When it ended it seemed like everyone rushed up to the stage, even beating Security to it. Stayed a while, but figured it would take way too long if ever to get a couple of autographs and headed our for lunch, since I doubted either Ming-Na or Chloe would be joining me. . .

And now some Ladies of Paley. . .

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;o)

 

Top 15 outings of 2013

Was talking to a violinist who told me the last time he’d played Summer from the Four Seasons, he’d been going so hard he lost control of the bow and hit a percussionist twenty feet behind him right between the eyes.
“There there,” his wife soothed. “It was just a percussionist. . .”

15        Oct 5   Burning Man Decompression
Woulda been higher if not for the allergy attack, but awesome because I finally—yes, finally!—got to shoot my buddy Christiane in conditions that didn’t cover her face or had the sun behind her or anything.

14        Apr 3   UCLA Beach Volleyball
Never cared much for my favorite sport on the sand—with just two players—but seeing ladies I’ve been rooting for made it a whole lot better.

13        Mar 14 2 Broke Girls at Paley
Getting to see the upcoming episode a few days early was cool, but finding out how witty Kat—well, the entire cast, really—was had to be the highlight.

12        Aug 27            Caprice/Missy Peregrym
I love Caprice Crane’s books enough to put up with her idiosyncrasies at her signings, but every time has been with the faint hope that her buddy Missy—who plays Andi on rookie Blue—might show up, and she finally did. . .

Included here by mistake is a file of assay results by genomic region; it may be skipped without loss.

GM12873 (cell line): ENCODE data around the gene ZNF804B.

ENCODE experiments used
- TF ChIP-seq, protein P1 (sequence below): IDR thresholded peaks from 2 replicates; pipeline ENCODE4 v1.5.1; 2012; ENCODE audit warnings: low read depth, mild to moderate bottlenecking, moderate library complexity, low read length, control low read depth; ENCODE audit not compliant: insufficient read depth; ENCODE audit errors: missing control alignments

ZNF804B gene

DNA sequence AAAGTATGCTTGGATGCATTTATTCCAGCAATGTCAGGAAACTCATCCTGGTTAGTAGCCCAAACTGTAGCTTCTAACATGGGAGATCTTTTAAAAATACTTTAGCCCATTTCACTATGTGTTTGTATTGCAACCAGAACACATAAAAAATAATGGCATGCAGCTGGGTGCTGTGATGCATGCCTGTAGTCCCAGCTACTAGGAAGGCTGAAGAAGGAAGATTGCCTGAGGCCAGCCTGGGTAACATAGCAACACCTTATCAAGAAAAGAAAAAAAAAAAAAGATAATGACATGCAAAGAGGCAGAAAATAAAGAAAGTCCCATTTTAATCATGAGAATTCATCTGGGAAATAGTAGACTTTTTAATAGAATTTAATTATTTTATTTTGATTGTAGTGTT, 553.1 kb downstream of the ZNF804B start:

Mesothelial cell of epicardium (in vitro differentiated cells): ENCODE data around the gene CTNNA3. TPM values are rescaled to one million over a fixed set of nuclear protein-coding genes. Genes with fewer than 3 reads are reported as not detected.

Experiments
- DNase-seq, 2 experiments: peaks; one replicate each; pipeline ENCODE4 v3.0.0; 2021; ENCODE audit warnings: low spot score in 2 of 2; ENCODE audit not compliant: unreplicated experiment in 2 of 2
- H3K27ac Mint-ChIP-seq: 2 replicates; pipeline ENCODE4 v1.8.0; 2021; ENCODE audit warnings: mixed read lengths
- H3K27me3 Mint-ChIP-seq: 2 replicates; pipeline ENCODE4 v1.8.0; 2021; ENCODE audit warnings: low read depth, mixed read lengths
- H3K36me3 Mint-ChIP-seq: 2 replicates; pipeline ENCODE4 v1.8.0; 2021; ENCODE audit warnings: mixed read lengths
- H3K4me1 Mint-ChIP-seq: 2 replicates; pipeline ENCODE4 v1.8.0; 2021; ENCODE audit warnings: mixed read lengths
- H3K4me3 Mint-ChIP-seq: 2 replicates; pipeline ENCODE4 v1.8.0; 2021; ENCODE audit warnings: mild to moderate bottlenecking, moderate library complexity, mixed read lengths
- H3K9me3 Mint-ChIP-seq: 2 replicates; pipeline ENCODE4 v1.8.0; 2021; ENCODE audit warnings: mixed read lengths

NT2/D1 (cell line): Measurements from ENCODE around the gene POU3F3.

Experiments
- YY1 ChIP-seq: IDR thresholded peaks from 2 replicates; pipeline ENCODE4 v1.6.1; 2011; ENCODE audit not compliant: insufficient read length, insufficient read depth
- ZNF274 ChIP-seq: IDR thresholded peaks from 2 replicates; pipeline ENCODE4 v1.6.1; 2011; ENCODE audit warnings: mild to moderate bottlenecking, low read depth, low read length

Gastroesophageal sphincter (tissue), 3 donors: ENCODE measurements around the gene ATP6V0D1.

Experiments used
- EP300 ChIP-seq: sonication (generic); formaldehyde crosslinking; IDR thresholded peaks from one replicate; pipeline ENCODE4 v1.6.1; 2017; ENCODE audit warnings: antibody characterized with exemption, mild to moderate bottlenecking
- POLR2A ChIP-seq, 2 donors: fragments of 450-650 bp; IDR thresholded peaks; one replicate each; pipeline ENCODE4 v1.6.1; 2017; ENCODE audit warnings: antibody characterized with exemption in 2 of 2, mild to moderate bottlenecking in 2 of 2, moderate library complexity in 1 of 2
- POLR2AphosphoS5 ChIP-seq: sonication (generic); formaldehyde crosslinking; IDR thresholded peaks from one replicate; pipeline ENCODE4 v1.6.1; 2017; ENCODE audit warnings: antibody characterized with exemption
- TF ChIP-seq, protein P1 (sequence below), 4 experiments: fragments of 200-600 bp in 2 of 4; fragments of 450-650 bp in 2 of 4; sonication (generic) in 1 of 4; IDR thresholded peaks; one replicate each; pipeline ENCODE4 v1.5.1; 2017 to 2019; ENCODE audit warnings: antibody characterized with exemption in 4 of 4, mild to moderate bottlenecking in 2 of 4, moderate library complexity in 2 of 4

11        Oct 12 NCIS: LA convention
Well, not exactly a convention, but certainly a get-together of fans flying in all the way from Germany, with plenty of people from the show and even officially recognized by the network, with their PR people in attendance. One of the actors even showed up. . .

10        May 4  UCLA Archaeology open house
Even without Dr. Cooney giving the lecture—she had to give way for a British lord—it was mostly, though not thoroughly, fun herding Christiane’s kids around.

9          Feb 10 What is art? Paulina Logan and Vixen
Loved Vixen’s fire act and Paulina’s Lovely so much I went twice. . . though the second time was also to take photos, and included a UCLA gymnastics meet beforehand. {Two links}

8          Sept 21 Marina V house concert
A house concert at the musician’s house—that’s new, right?

7          Dec 24 Stomp
The Percussionist’s Wet Dream

6          May 16 Natalie Gelman at Hotel Café
(Bonus for being on the same blog: June 5 Before Midnight/Riddle the Sphinx at Molly Malone’s)

5          Sept 18 Los Angeles County Fair
“I went to the LA County Fair and all I got was this Jeri Ryan poster. . .”  (and the next 5 blogs after the one linked)

4          June 22 Molly Quinn in Kindertransport
I keep tellin’ ya, everything’s better with redheads. . .

3          July 9   Catalina
Birthday trip.

2          Oct 26 Mark Knopfler at the Wiltern
Happy to finally take the Telegraph Road in person. . .

1          May 12 Daniela Ruah in Proof
Getting a hug from your favorite actress is too awesome for mere words. . .

;o)